fter a trip to Nigeria and Ethiopia in 2016, serial entrepreneur Nichole Thompson felt a strong pull to find a way to bring some African influence to America. A former high-end boutique owner, she wanted to highlight the resources and talent she saw, despite not being interested in another job in fashion at the time. It just so happened that her cousin, Meredith Lilly, was starting a shoe brand sourced in Ghana around the same time to help get shoes to kids in need in Africa. Lilly, who is based in Buckhead, is a lawyer by trade. She’s worked for government agencies and politicians, and on former President Barack Obama’s Obama For America re-election campaign.


The fashion industry has always heavily skewed towards European brands, but the cousins thought it was time Africa got the recognition it deserves. “African culture, music and fashion hold a significant place within the industry but are often not recognized for their inspiration,” Lilly says. The two teamed up to debut a handbag line in 2017 made up exclusively of clutches that they design themselves. The brand name AdaChic comes from the Nigerian word “Ada,” which means “first girl.” Thompson is of Nigerian descent, and both women are the first-born girls in their families. Their goal is to both honor socially conscious fashion and their African heritage.

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AdaChic founders Meredith Lilly, holding the Leather Zip Clutch with Fringe Piping ($215), and Nichole Thompson, with the Mila Leather Clutch with Metallic Tassle ($175).

The bags are functional and fashionable, and they support artisans the two have personally met who work in vulnerable communities. While the company got its start in Nigeria because the two had onthe-ground support there, it shifted efforts to Ethiopia, which is known for its leather. A single country of origin was an important part of the business’ mission-driven, socially conscious ethos. The leather bag line also helps reduce waste, as it upcycles leather remnants. Since its debut, AdaChic has expanded to include other bag shapes such as totes, pouches and wallets ($19-$385). Of the four collections created annually, each ties back to the brand’s tagline of “feminine,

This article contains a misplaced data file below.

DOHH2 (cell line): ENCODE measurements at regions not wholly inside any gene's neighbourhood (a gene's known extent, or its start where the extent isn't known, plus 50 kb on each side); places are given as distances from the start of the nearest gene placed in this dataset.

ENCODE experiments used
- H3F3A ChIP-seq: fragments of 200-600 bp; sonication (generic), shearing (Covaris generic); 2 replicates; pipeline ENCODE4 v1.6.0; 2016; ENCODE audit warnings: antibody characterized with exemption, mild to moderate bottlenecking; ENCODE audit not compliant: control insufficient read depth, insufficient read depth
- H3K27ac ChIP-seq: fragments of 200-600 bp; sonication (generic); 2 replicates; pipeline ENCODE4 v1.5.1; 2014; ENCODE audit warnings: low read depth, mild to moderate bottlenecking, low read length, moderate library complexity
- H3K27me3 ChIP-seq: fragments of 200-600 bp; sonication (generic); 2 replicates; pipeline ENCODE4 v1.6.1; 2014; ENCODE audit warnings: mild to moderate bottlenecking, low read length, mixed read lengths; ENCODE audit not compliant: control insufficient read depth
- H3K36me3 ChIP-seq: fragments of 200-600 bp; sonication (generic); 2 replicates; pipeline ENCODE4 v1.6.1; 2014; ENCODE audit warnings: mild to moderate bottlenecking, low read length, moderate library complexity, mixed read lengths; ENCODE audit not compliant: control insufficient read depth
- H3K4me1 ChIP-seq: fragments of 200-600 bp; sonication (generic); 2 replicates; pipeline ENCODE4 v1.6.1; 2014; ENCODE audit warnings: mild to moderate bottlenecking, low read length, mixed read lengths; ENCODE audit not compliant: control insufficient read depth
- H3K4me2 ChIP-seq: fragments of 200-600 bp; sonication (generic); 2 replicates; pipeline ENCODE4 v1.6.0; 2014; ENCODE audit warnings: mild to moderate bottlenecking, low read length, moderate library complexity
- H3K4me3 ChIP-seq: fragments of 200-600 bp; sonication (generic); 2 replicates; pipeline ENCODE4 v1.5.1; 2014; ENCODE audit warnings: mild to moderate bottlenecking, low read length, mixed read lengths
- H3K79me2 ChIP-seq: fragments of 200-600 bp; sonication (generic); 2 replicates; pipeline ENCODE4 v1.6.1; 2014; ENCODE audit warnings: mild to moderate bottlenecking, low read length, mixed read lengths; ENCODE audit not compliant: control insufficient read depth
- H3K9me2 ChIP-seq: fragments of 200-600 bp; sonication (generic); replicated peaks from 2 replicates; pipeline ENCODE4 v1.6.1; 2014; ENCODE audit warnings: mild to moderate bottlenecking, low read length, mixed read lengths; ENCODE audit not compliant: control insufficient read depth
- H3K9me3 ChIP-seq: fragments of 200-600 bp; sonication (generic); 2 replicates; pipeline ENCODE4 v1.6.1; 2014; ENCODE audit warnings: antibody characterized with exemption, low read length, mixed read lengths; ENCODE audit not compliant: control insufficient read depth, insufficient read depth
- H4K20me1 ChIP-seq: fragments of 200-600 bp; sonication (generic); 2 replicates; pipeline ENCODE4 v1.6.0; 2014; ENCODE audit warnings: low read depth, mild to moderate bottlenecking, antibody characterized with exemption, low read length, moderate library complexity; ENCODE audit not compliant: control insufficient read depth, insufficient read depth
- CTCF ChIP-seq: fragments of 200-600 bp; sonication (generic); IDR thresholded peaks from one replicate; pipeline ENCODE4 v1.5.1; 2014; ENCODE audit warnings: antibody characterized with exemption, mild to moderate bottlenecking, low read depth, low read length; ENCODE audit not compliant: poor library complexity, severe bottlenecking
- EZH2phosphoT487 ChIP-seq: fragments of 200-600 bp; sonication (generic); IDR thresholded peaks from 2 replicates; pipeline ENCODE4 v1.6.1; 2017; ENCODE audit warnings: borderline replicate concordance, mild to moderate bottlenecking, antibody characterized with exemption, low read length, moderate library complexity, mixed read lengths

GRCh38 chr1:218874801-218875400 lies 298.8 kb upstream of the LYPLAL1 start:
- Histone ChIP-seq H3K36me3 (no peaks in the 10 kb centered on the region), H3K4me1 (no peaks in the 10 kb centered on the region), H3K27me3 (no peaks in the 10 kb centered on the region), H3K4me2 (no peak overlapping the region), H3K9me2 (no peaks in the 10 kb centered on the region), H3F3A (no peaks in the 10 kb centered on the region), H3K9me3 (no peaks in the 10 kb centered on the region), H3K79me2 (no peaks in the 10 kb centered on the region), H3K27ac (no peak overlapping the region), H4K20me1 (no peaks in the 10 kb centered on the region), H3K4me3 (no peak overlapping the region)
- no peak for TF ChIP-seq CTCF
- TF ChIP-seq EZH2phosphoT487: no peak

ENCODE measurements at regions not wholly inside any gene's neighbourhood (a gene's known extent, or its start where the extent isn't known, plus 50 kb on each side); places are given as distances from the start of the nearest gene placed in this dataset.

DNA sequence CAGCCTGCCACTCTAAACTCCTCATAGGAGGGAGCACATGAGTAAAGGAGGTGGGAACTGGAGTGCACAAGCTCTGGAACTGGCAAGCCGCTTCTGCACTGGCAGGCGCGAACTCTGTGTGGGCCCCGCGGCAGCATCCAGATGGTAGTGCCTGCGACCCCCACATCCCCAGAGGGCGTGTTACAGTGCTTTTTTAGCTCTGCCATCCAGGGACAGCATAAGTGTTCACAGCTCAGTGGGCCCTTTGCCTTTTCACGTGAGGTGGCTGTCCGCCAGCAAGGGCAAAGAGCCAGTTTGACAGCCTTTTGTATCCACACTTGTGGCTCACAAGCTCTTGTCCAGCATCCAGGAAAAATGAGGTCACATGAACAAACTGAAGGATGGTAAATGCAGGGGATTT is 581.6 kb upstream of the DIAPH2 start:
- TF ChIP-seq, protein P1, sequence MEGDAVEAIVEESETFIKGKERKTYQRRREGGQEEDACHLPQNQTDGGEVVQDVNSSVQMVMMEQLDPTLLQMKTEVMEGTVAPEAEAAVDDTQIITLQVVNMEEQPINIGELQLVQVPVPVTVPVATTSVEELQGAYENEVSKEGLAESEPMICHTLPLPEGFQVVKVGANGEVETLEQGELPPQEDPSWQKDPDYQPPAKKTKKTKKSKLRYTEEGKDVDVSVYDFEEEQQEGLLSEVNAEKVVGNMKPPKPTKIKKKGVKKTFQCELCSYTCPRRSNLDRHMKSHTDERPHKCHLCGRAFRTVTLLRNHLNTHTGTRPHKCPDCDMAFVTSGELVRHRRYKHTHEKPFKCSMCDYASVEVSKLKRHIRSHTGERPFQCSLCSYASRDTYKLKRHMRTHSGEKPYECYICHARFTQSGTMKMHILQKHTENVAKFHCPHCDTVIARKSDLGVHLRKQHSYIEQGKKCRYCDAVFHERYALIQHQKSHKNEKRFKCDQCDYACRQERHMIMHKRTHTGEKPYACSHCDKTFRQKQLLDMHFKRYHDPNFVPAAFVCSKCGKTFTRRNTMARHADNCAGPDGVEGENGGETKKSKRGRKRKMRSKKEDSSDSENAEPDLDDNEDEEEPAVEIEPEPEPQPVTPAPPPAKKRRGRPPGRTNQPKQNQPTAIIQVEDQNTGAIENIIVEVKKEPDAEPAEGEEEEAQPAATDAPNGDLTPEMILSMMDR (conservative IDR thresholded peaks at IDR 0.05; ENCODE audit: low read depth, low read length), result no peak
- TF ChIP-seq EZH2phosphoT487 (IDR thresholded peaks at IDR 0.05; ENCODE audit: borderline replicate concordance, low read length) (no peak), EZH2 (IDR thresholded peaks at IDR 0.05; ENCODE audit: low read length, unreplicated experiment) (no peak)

bold and free.” This month, they’re releasing their Summer Girl collection with the theme of enjoying life and being back outside without boundaries. Think canary yellow, sky blue, caramel and hot orange colors in a variety of shapes. While production might have slowed during the pandemic for some brands, it didn’t for AdaChic. The cousins, who both have fulltime, non-fashion corporate jobs, were able to stay nimble, and the brand has been producing steadily since its launch. Lilly chalks the demand up to women who now want to buy mission-focused brands. “The pandemic gave us time to think about what matters,” she says. Getting the word out via social media has allowed for expansion. “People had more time to learn about what we’ve been doing, and they wanted to be a part of it by buying a handbag. You might never go to Africa or even have a desire to go, but by carrying our bags, it’s a part of us and a part of the diaspora,” Lilly says. While the bags are mostly sold via the website for now, they have had a lot of success with pop-up shops and trunk shows. “We’ve tested our products, and we’re ready to scale [to retail] now,” says Thompson, who is based in Montgomery, Alabama. They’ll be partnering with retailers who believe in mission-driven or socially conscious products. n ADACHIC DESIGNS • @adachicdesigns

Photography by: Sarah Newman

(470) 819-4841 @5churchatlanta

5 hurch uckhead 3379 Peachtree Road NE Atlanta, GA 30326

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Vein, Vein, Go Away D

on’t let some unsightly spider veins prevent you from baring your gams this season. You’ve got options to get rid of them and sport that short sundress like you did in your 20s. Yes, spider veins can be, alas, a sign of aging. These small, painless blood vessels that are visible through the skin are also commonly caused by genetics, rosacea, sun exposure, varicose veins and pregnancy. I have four of those things working against me and recently noticed the small, pesky webs creeping up on my legs. The damaged or burst blood vessels can appear anywhere on the body but are often found on legs or the face if you’re rosacea-prone. Thankfully, veins aren’t usually cause for medical concern, just the aesthetic. But some underlying health conditions can bring them out, including fatty liver disease and cardiovascular disease. I headed to Blue Divine Aesthetics in Buckhead to see what the buzz was about the NeoSkin by Aerolase laser.



Unlike other lasers used for veins, this rejuvenation treatment using a 1064nm wavelength YAG laser is said to be much less painful and safe for all skin types. The other common treatment for spiders, sclerotherapy, involves injections of a salt solution that, though effective, sounded more invasive to me for my first foray into vein removal. “The NeoSkin works best on veins that are visible and easily noticed. The more red or blue the vein, the better the laser can pick up on it. It can take up to three sessions to remove, depending on vascularity,” says Kalen Wheeler, licensed aesthetician, certified laser specialist and owner of Blue Divine Aesthetics. To treat my legs, Wheeler circled the targeted veins with a white pencil, had me put on goggles to protect my eyes and then went to work. Each pulse of light felt like a quick, hot pinprick. I wouldn’t call it pleasant, but it was definitely manageable. Since I didn’t have a lot of veins to address, the whole thing was over in about 10 minutes. After